Another angle to the test the legality of the agreements could be to venture into the question of whether along with assignment of copyright to the publishers, do these agreements provided the authors with some form of royalty? Section 19 of the Act mandates that assignment of the work must also specify “royalty and any other consideration payable.” While consideration can take the form of publicity or publication for the author, the royalty must be paid in monetary terms. It is a common feature of agreements between the publishers and authors of journal articles to lack this element of royalty being paid to the latter (as highlighted here). Similar question was raised by the defendants: “ A cursory examination of the agreements demonstrates that Plaintiffs have not compensated the authors with any royalty or any form of consideration and yet, they assert to have acquired exclusive rights of publication and distribution.” While the court rejected to entertain this question in the second order above, and keeping it open for adjudication another day, whenever the time comes, the court would have to analyse the assignment agreements from the perspective of royalties to the authors.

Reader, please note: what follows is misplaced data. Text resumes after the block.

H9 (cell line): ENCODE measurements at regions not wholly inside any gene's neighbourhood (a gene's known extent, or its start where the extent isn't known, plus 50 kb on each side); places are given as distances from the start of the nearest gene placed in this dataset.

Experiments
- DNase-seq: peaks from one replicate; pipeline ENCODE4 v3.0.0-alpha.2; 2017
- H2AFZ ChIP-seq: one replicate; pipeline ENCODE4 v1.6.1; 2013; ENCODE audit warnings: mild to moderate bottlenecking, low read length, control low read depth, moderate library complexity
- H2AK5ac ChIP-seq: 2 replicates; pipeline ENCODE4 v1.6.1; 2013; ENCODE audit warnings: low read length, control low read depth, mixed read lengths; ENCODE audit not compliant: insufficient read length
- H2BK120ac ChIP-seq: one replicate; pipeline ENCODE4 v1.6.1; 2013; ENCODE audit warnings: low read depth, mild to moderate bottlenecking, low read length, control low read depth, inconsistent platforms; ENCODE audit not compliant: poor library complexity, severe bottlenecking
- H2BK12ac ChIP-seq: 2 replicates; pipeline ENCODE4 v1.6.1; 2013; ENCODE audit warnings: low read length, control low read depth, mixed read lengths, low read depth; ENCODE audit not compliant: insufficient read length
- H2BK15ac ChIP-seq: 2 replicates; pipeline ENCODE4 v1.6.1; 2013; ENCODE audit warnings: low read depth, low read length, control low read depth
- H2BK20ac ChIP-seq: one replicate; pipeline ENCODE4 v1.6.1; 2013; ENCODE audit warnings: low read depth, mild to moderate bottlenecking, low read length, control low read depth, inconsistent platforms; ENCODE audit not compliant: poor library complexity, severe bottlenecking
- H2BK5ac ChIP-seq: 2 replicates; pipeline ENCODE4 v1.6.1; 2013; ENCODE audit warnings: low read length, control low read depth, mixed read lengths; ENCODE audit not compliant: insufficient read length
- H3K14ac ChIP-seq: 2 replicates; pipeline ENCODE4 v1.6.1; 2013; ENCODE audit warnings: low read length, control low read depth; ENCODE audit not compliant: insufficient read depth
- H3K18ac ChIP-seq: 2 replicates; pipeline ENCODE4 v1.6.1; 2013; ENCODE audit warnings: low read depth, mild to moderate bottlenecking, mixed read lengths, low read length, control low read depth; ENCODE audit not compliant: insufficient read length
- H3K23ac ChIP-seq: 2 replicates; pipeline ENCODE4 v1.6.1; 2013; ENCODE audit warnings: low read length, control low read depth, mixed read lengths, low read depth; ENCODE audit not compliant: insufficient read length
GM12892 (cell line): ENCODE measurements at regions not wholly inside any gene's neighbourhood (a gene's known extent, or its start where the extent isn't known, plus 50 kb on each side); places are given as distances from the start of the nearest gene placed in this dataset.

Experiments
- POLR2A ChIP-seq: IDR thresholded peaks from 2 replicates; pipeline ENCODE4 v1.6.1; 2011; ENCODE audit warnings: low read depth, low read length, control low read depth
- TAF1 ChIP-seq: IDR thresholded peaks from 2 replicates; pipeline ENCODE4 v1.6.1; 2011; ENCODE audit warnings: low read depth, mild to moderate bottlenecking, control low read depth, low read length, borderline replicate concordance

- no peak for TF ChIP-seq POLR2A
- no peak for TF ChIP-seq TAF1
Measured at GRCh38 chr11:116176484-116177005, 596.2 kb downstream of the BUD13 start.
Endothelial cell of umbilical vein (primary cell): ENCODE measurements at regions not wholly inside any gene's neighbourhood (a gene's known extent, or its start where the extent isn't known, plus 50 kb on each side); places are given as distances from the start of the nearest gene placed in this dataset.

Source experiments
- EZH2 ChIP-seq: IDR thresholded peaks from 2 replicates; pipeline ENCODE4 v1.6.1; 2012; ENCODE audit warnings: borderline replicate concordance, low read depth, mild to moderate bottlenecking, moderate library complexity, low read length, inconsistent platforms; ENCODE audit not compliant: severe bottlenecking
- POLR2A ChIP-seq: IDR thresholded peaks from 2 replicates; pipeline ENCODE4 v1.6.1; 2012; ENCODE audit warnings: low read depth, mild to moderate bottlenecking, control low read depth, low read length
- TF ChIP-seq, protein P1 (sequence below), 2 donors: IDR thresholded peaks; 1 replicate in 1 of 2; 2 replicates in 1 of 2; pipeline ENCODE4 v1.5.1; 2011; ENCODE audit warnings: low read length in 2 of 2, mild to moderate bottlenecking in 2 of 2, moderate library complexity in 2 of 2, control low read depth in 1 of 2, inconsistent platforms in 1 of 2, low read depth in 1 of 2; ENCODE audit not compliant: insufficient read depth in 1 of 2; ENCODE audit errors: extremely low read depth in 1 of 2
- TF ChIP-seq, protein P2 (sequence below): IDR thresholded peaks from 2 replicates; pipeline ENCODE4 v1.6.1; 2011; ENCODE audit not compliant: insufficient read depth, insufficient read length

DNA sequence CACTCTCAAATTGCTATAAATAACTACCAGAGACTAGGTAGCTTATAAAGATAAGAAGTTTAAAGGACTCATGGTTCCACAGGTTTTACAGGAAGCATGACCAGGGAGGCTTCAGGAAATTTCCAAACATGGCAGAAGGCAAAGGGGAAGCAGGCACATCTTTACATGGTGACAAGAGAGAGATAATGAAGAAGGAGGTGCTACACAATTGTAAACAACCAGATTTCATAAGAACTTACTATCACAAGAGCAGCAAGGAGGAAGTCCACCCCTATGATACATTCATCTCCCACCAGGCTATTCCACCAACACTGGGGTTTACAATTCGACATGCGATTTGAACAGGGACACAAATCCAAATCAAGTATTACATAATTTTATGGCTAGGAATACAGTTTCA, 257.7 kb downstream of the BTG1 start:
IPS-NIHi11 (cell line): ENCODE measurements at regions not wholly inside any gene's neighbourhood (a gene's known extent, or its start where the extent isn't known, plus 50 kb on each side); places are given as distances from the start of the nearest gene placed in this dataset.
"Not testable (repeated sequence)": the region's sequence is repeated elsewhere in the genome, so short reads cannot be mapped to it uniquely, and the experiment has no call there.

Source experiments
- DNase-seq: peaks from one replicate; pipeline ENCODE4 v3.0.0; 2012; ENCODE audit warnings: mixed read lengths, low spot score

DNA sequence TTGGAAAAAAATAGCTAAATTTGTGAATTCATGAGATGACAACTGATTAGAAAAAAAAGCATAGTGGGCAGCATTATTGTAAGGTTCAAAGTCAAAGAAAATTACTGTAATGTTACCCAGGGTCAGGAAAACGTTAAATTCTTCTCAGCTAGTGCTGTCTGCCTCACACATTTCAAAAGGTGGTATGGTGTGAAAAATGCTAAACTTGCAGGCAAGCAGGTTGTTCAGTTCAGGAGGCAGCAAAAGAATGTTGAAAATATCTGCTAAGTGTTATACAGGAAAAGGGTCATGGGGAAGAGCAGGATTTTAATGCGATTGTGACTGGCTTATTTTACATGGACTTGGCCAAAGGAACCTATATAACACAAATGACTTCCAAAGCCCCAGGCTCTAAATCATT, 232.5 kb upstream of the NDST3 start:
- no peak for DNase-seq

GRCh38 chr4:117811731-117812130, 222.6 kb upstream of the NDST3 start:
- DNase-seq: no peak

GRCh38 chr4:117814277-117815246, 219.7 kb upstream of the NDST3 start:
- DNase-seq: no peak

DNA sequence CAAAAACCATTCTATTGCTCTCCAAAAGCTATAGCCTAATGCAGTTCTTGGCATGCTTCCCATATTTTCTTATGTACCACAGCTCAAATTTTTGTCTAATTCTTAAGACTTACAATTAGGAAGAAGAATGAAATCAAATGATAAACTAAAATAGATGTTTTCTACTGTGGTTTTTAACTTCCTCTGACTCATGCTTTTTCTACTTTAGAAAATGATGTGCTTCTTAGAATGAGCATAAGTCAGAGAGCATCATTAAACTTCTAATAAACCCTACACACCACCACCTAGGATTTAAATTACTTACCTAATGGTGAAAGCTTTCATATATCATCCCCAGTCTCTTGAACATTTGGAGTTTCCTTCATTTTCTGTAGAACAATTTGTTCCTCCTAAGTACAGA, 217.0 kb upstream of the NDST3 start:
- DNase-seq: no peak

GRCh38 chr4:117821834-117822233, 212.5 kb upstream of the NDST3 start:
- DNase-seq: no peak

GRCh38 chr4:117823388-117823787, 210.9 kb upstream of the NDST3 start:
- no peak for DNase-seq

An analysis of this situation highlights the importance of the assignment agreements and the significance of questioning the status of ownership of the copyright in the dispute. If the defendants had challenged the ownership status from the beginning of the dispute, the plaintiffs would have encountered a challenge to provide the validity of the assignment agreements in light of assigning ownership of copyright to the publishers and providing the authors with royalties in return.